Pam Laricchia, on her interview of Robyn Coburn, 2017
Pam Laricchia wrote in her weekly e-mail, June 2, 2017. It has links to the recording and transcript of the interview.
This week on the podcast I chat with long-time unschooling mom Robyn Coburn, whose seventeen year-old daughter has never been to school. We had a great conversation, talking about how she discovered unschooling, deschooling fears, sleeping patterns, tips for handling meltdowns, unschooling conferences, and much more!
You can listen to the episode here or read the transcript here.
Her daughter Jayn was only ten months old when Robyn read her first John Holt book, How Children Fail—which she followed up immediately with How Children Learn. She was on her way to unschooling. :-)
She shared a great story about learning to swim that really clarified things for her:I think homeschooling as a plan crystallized for me when Jayn was about two and a half years old and she had some swimming lessons. We had this very nice lady that came to our house. Jayn loved the water, we had a swimming pool that was part of the apartment complex. She was playing with the lady, it did not seem like she was learning to swim. It was all about putting her face in the water which she did all the time anyway. I thought, well, I do not actually know if she is getting anything from this. You can tell this was before I started unschooling or I would not have even started with it.Interestingly, when I asked Robyn her biggest fear as she was deschooling, it was not that unschooling might somehow be detrimental for Jayn. Her biggest fear was that school would harm her.
After about roughly five or six lessons it did not look like we were doing anything. It seemed like we were spending money unnecessarily and I said, "You know (winter was coming too), I think we will just stop with the lessons." Then the following summer, I just played with Jayn in the pool and she learned to swim by herself with just playing over the course of the whole summer.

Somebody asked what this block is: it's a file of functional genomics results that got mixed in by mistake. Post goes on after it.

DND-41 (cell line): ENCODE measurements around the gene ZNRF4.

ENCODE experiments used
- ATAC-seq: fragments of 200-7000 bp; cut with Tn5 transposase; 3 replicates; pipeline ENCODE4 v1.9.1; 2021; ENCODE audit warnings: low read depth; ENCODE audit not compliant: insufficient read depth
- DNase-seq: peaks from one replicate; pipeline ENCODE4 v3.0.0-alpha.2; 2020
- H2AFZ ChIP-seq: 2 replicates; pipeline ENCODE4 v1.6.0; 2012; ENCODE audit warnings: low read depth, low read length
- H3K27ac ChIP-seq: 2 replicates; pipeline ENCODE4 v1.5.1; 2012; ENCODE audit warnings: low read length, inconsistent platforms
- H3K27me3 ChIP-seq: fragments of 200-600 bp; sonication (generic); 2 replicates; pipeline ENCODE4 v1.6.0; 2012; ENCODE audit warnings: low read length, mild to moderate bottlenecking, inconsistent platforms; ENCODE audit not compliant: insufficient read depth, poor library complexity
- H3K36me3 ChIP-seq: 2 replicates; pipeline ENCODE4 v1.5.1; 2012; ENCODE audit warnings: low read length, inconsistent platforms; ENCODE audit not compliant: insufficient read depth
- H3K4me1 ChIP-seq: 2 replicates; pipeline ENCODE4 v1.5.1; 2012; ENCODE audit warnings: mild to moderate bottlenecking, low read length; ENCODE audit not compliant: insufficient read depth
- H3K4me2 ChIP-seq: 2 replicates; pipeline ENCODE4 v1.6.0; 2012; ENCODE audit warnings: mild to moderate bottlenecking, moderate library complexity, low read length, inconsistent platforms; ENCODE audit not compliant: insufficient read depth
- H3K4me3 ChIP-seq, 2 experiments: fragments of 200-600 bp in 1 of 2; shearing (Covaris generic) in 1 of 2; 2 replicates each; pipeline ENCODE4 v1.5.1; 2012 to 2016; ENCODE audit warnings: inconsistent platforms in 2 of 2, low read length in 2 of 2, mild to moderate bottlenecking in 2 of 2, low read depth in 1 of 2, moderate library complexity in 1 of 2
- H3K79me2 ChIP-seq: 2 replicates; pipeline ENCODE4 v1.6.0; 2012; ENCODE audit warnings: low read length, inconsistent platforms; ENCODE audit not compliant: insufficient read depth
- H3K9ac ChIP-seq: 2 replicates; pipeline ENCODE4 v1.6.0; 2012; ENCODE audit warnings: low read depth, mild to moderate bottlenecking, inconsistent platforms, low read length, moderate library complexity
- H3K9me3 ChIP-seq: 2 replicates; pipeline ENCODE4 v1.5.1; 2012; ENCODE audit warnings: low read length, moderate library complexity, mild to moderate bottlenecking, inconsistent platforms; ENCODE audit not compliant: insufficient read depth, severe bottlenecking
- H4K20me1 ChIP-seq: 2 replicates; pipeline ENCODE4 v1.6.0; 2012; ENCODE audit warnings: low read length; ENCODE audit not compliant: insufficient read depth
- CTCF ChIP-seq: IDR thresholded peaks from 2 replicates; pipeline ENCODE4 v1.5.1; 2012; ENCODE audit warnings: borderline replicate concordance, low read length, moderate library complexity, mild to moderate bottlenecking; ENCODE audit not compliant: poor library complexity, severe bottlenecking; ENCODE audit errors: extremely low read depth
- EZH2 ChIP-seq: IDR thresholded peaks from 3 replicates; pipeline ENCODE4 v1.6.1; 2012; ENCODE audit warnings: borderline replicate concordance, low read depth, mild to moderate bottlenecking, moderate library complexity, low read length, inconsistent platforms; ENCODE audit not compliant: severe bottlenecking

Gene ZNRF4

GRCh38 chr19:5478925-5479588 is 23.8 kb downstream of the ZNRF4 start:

Then somebody said to her, “Oh you are such a good swimmer,” and she said, “Yes my swimming teacher taught me.” My jaw hit the floor. I was like, “WHAT?” I said to her, “No she did not. Where did you get that from? You did this yourself.”
So that just crystallized to me the danger of having a teacher. That not only will the teacher take credit for your learning, you might give the teacher credit for your learning. It struck me that maybe this is something Jayn was susceptible to and so at that point I really became determined to unschool in a way that I had not been quite as determined before.
I asked Robyn to share a bit about Jayn's sleeping pattern because I recall years ago noting the similarities with my eldest, Joseph's pattern. Jayn naturally lives on a longer day—more like twenty-six hours, rather than twenty-four. She was a solid sleeper, as long as she was tired. So Robyn followed Jayn on her schedule, following her body rhythms, slowly moving around the clock, which meant that about a third of the time they were awake all night. She explained, "The only way for me to have a peaceful life was for me to follow her. She was too little to be left alone. She could not do anything for herself like make food. So, I followed her."